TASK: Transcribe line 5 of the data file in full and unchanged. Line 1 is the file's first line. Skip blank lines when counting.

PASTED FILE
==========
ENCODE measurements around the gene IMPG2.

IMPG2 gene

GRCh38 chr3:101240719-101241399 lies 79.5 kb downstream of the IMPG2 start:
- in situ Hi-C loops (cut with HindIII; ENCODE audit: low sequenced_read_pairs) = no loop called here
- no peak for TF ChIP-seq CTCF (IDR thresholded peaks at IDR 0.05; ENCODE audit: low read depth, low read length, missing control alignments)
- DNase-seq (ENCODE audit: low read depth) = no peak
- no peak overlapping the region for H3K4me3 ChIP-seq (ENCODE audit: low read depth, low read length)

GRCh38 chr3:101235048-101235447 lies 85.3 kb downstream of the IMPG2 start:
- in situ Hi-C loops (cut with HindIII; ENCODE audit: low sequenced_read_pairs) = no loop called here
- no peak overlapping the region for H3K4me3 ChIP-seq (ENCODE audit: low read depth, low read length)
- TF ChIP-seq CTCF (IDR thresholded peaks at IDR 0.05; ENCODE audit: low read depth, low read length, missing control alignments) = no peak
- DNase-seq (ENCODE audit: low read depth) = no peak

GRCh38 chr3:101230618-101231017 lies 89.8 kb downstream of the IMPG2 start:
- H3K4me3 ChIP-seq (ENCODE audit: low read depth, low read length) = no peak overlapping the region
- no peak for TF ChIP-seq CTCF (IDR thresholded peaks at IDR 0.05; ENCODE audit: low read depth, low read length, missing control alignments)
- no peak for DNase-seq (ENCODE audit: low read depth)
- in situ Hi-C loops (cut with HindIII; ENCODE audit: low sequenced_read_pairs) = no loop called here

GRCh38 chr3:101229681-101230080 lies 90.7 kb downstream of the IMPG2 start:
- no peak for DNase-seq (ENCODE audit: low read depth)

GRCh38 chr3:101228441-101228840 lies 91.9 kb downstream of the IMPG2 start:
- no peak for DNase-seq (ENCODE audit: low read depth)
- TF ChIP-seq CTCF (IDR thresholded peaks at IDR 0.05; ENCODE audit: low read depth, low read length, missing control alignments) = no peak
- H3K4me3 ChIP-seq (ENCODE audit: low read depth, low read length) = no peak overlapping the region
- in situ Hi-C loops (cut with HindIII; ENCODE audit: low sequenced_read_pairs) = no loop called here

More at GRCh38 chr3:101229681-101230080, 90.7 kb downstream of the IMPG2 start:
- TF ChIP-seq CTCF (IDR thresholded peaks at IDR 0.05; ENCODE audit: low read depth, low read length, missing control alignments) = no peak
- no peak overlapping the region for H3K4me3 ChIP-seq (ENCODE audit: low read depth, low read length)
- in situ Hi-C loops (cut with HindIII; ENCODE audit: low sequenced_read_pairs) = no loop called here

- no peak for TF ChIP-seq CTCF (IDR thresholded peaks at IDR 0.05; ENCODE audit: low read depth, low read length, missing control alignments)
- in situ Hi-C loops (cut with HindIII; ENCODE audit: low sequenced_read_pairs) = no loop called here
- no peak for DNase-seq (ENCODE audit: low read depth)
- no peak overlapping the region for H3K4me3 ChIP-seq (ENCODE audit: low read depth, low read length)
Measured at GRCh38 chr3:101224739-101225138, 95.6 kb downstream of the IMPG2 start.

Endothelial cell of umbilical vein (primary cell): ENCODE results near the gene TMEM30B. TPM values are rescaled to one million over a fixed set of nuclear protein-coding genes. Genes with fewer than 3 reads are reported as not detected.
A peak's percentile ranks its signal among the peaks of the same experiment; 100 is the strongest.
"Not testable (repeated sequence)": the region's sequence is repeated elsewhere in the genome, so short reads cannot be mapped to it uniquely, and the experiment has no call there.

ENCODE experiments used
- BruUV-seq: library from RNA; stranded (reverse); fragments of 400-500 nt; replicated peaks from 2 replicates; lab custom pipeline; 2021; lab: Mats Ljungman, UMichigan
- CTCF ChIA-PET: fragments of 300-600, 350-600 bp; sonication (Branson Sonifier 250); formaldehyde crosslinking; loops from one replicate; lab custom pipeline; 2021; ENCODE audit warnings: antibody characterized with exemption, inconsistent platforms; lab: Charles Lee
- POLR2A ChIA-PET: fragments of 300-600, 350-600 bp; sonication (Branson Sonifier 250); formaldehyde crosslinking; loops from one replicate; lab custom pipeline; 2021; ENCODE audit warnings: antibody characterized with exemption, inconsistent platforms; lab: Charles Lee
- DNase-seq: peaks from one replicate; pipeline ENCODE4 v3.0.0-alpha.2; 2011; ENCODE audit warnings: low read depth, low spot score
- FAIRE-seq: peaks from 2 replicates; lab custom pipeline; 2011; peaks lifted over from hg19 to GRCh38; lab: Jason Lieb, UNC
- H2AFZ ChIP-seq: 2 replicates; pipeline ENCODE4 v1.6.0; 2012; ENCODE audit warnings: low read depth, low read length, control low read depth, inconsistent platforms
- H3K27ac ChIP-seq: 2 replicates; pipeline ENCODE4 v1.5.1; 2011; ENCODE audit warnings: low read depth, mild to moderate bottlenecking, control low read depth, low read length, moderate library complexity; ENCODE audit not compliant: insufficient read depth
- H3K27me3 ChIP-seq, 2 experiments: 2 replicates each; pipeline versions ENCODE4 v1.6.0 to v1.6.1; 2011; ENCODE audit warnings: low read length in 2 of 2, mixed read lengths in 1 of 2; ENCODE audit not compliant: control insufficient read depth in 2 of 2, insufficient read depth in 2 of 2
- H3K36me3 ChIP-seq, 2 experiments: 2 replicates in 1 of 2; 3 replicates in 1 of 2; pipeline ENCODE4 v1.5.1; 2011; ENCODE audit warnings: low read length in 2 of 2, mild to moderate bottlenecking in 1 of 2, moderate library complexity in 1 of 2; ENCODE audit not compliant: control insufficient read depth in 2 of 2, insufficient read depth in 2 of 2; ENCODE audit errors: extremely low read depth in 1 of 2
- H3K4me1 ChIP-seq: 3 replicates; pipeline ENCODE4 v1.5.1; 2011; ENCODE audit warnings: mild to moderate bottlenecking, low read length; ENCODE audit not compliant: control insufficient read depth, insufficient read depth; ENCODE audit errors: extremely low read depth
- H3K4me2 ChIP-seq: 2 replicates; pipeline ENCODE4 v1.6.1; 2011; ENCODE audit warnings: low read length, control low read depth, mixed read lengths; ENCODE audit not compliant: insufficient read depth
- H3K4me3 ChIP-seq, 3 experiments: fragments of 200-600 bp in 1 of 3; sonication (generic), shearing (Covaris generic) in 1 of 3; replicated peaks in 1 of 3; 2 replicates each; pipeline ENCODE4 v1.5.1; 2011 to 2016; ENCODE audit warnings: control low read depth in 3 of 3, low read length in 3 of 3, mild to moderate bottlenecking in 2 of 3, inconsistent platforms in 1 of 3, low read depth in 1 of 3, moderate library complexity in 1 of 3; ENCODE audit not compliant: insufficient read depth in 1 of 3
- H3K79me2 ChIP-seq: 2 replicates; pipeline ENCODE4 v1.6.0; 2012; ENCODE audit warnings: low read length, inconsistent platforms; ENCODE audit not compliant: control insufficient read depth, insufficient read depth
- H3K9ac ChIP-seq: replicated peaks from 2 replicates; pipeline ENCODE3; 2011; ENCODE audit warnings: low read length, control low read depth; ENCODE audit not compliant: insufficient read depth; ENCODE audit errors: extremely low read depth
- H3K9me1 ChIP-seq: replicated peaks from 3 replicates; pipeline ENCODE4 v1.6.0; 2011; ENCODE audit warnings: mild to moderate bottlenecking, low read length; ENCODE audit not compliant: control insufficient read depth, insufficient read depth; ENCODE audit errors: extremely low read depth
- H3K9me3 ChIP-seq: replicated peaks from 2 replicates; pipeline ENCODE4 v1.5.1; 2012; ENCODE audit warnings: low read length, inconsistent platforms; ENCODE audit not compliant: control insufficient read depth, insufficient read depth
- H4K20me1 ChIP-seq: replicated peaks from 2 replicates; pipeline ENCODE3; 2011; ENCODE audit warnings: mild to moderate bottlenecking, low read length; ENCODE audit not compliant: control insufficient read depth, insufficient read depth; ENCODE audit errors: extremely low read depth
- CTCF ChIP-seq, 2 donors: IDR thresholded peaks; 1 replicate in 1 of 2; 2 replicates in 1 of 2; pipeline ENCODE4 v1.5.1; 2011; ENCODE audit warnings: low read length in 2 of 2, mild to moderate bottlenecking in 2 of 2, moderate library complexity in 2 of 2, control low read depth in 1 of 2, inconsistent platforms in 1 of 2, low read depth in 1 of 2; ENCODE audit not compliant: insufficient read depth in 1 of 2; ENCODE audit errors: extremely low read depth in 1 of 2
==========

- no peak for TF ChIP-seq CTCF (IDR thresholded peaks at IDR 0.05; ENCODE audit: low read depth, low read length, missing control alignments)